What is the blue and gold? what is the blue and gold banquet.
The 606 is an 2.7-mile elevated park and trail that was built on what was once an industrial train line. … Officially called the Bloomingdale trail, the 606 gets its name from the common numbers in Chicago’s west side zip codes.
The project is named for the 606 zip code prefix Chicagoans share, reflecting the park and trail system’s role as a community connector. The 606 name also evokes a connection to the site’s transportation history, a play on the tradition of using numbers to name rail lines, highways, and other transportation corridors.
The Bloomingdale Trail, part of “The 606” park system, is a 3-mile, elevated rail-trail on Chicago’s northwest side. Built on a former rail line, the trail sits 17 feet above four of the city’s neighborhoods: Wicker Park, Bucktown, Humboldt Park, and Logan Square.
The 606 runs along the Bloomingdale Trail (1800N) for 2.7 miles between Ashland (1600W) and Ridgeway (3750W). Walking, cycling or taking public transportation is encouraged.
Chicago’s new elevated trail is a great place to run, walk, stroll, or bike through 2.7 miles of the city’s northwest side neighborhoods. Formerly an elevated rail line, The 606 is now a fully paved trail that features six ground level parks, art installations, an event plaza, and more.
The Bloomingdale Trail at The 606 is open from 6am-11pm daily.
The 606 park and trail system is operated by the Chicago Park District and is open every day from 6 a.m. to 11 p.m. The Bloomingdale Trail is a 10-foot-wide path with 2-foot-wide running tracks along both sides.
Engineering and design work kicked off in 2009, and construction began in 2013. As much of the existing structure as possible was re-used by the project’s civil engineers.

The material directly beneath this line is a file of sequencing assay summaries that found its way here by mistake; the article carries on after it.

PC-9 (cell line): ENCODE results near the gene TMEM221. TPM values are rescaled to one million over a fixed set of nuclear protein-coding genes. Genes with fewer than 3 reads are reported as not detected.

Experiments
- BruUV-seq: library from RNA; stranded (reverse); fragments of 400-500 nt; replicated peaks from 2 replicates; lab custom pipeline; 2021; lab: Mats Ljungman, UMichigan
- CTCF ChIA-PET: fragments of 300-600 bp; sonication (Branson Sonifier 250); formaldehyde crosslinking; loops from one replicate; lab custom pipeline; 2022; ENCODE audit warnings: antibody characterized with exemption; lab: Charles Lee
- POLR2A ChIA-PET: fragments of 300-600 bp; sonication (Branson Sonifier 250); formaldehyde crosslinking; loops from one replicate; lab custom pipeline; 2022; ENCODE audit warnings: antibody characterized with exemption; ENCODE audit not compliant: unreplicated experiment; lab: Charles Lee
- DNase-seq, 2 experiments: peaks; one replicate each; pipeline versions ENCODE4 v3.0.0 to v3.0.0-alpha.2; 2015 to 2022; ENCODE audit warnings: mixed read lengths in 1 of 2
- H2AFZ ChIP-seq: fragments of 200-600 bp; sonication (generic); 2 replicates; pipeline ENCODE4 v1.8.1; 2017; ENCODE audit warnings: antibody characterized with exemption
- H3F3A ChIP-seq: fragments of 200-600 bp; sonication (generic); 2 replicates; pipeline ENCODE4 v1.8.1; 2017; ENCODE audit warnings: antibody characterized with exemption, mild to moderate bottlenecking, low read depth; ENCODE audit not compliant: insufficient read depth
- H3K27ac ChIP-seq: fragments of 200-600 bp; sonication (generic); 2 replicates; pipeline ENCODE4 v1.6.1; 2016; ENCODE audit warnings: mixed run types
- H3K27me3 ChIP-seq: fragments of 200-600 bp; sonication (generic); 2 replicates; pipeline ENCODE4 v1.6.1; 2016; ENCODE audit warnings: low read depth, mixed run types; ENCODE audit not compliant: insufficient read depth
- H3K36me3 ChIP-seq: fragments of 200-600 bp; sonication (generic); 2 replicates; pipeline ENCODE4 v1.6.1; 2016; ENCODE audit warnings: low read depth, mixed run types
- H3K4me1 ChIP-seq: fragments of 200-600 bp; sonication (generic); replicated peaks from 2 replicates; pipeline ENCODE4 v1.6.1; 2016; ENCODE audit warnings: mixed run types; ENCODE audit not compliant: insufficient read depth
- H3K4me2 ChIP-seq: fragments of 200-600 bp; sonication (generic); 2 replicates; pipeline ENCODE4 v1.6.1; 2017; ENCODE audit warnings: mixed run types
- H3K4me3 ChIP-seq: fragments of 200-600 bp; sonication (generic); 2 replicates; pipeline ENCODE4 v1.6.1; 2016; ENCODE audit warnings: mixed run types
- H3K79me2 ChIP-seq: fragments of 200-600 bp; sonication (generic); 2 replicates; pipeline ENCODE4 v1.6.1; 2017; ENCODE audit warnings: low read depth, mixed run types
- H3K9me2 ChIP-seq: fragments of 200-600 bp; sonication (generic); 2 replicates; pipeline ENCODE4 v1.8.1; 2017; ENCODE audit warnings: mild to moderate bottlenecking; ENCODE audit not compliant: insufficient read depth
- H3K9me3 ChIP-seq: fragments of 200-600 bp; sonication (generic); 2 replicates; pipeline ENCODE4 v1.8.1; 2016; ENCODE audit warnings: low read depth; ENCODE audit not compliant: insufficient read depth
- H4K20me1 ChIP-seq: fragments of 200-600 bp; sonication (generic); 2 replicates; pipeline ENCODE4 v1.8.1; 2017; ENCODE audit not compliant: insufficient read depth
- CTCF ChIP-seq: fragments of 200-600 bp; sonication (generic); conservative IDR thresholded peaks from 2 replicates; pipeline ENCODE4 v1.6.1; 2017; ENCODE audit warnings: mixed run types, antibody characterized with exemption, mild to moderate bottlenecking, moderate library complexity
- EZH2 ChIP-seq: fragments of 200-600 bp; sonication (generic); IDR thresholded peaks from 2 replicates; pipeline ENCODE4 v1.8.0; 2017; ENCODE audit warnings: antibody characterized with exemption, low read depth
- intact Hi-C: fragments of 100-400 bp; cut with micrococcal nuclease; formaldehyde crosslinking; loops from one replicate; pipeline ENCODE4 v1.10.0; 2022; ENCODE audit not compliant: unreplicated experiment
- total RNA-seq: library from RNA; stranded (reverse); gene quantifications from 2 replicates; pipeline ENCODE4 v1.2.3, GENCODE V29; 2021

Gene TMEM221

The intent is to symbolize the system tying together myriad diverse neighborhoods across the city. The trail runs from Ashland Avenue all of the way west to North Ridgeway Avenue. The trail follows along West Bloomingdale Avenue, hence the name “Bloomingdale Trail”.
Not the safest area, but if you are careful you will be fine. There are a lot of activities in the area and the neighbors are very friendly. Traffic is good in this area and other than some construction it is very easy to get around. Many nice schools and good diversity in the area.
The Chicago Lakefront Trail and The 606 are very different. There are no material and snow equipment restrictions for the Chicago Lakefront Trail. On most of the Chicago Lakefront Trail, the snow can be removed with a plow and the trail can be salted.
The Des Plaines River Trail and Greenway protects land along more than 76 percent of the river in Lake County, providing wildlife habitat, natural flood protection and outdoor recreation opportunities. The gravel trail spans nearly the entire length of Lake County for 31.4 miles as it winds through 12 forest preserves.
The Western Blue Line station is the most convenient place to enter the 606 via train, located just to the north of an entry point at Western Avenue and Bloomingdale Avenue. The next closest stop is the Damen Blue Line station in Wicker Park, where you can walk north on Damen Avenue and enter the 606 at Churchill Park.
But getting along peacefully on the 10-foot-wide path — with 2-foot-wide rubberized lanes for joggers — has become a feat for cyclists, skate boarders, inline skaters, walkers and joggers during the peak hours of 5 to 8 p.m. weekdays and all day on weekends.
Four of the parks already exist—Walsh, Churchill, Park 567 and Julia de Burgos—and two are yet to be completed. Landscape architecture firm Michael Van Valkenburgh Associates Inc. worked together with the Trust for Public Land to design the project.